"But by 60 minutes your liver begins treating the caffeine like a poison and tries to eliminate it, which is why these drinks have a diuretic effect which can be dehydrating. And between 90 minutes and two hours later you get what's termed a sugar crash."
"This comes just as the caffeine is also beginning to wear off," says Emer Delaney. "So you're likely to feel exhausted and irritable and teachers have reported seeing higher levels of anxiety, destructive and attention seeking behaviour, and lower moods among pupils who drink energy drinks."
Delaney also calls the combination of sugar and caffeine a "potent mix". One recent study found that drinking sugary, caffeinated drinks is more dangerous than drinking caffeine alone. The study – published in the Journal of the American Heart Association – found that drinking four cans of energy drink leads to abnormal changes in blood pressure and heart rhythm within two hours.
Study author Dr Emily Fletcher, from the US Air Force Medical Centre in California, found the study participants who drank the energy drinks still had elevated blood pressure six hours later and said that ingredients other than caffeine, most likely the high levels of sugar, also had "blood pressure alternating affects".
Women taking birth control pills also take up to twice as long to process caffeine, so like children they'll feel the effects of these drinks for longer.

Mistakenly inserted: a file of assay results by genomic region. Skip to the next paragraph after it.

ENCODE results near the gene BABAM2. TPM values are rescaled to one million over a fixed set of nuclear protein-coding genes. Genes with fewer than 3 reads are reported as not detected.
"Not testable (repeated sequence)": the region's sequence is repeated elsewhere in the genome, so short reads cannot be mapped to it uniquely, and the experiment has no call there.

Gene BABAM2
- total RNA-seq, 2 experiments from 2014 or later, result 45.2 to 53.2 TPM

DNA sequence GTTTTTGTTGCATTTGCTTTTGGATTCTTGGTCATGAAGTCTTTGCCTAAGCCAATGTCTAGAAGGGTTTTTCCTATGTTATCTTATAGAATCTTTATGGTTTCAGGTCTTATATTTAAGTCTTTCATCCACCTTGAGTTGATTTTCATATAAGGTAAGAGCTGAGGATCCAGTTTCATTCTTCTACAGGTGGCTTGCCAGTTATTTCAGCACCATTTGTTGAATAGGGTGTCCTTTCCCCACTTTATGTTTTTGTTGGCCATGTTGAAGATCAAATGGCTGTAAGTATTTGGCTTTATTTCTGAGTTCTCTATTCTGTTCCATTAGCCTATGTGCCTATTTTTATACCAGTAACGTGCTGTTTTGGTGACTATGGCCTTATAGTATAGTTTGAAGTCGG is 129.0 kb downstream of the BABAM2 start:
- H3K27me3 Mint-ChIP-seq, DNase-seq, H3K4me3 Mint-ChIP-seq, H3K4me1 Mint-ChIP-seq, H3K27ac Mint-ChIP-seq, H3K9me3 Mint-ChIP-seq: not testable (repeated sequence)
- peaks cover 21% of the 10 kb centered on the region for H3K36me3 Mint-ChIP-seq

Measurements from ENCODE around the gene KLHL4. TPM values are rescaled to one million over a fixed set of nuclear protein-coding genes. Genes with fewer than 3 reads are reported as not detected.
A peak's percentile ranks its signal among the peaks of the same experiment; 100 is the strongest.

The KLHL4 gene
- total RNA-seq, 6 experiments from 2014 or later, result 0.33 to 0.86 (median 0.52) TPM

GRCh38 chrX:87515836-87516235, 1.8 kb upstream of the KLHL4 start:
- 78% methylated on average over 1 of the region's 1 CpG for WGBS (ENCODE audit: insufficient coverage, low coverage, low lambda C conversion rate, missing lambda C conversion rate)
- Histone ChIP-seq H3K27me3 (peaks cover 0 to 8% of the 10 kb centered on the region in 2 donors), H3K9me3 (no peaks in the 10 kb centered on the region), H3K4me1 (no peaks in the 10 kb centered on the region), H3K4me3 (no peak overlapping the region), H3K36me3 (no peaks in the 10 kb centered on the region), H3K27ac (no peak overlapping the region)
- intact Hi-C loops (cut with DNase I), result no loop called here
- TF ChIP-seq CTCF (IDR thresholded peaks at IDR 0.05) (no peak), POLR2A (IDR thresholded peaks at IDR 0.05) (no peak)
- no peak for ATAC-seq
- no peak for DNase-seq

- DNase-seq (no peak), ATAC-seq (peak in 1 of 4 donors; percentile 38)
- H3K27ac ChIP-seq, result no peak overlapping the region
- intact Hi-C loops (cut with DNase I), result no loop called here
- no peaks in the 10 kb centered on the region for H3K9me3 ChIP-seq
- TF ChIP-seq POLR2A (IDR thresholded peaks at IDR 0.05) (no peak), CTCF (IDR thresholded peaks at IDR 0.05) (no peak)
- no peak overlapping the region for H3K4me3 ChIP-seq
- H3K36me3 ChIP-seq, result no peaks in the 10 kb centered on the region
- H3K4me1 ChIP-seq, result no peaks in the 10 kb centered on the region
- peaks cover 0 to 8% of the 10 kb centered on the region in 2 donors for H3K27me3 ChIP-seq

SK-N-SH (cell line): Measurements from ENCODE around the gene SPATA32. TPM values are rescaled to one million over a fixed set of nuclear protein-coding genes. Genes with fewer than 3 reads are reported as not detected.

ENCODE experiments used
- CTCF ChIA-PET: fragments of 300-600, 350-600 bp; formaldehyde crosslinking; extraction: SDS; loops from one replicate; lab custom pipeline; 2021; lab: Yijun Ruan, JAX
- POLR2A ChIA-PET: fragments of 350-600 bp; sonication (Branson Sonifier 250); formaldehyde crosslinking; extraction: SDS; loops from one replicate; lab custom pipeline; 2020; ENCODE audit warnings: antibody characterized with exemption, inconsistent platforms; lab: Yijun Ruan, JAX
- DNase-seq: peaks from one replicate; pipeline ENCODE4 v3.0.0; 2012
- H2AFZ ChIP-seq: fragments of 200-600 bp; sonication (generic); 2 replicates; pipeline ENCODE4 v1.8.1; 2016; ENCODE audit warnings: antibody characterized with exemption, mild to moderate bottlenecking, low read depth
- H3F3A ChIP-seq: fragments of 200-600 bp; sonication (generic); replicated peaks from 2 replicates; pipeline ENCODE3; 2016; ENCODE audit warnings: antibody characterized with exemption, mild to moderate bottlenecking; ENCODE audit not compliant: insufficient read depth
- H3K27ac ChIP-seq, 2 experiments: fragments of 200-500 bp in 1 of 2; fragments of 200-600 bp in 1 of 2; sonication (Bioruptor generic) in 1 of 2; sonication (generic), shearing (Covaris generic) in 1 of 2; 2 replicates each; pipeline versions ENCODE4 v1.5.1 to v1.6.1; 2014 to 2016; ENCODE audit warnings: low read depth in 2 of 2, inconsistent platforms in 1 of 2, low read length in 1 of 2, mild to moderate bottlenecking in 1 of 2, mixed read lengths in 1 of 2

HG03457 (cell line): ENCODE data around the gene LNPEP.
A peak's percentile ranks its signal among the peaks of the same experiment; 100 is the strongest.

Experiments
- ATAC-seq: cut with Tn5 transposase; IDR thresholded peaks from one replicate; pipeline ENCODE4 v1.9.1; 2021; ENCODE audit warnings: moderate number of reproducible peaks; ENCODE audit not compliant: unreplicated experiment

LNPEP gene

One study published in the International Journal of Health Sciences found that drinking more than 200mg of caffeine from energy drinks can cause caffeine intoxication, with symptoms including anxiety, restlessness, insomnia, muscle twitching and digestive irritation.
"The gut doesn't like caffeine at all," says Delaney, "and it particularly doesn't like it in large doses. So energy drinks can cause digestive problems, like diarrhoea and IBS-type symptoms."
The high sugar content of energy drinks is, according to Delaney, a factor in the rates of type 2 diabetes among young people "increasing in leaps and bounds." Plus, consistently high blood sugar levels can damage your nerves and blood vessels over time, which can lead to heart disease and kidney problems later on.
"If you drink energy drinks regularly you'll gain weight, which increases your risk of obesity and type 2 diabetes," she says. "Again, the mix of the sugar and caffeine is a problem because it makes them highly addictive. So when people begin drinking these drinks, they find it hard to stop. And the huge amounts of sugar and artificial sweeteners they contain increase their appetite and contribute to poor food choices overall."
"Today's energy drinks have come far from their origins as a sports aid," says Dr Farrimond. "They're not being drunk by people doing sports wishing to improve their game, but rather by people who simply enjoy the taste and the feeling they give.
"As for the claims on the cans about added ginseng or B-vitamins, that's simply fairy dust marketing. There are far healthier ways to stay hydrated, energised and top up your B vitamins than drinking a cheap, sugary, brightly coloured energy drink."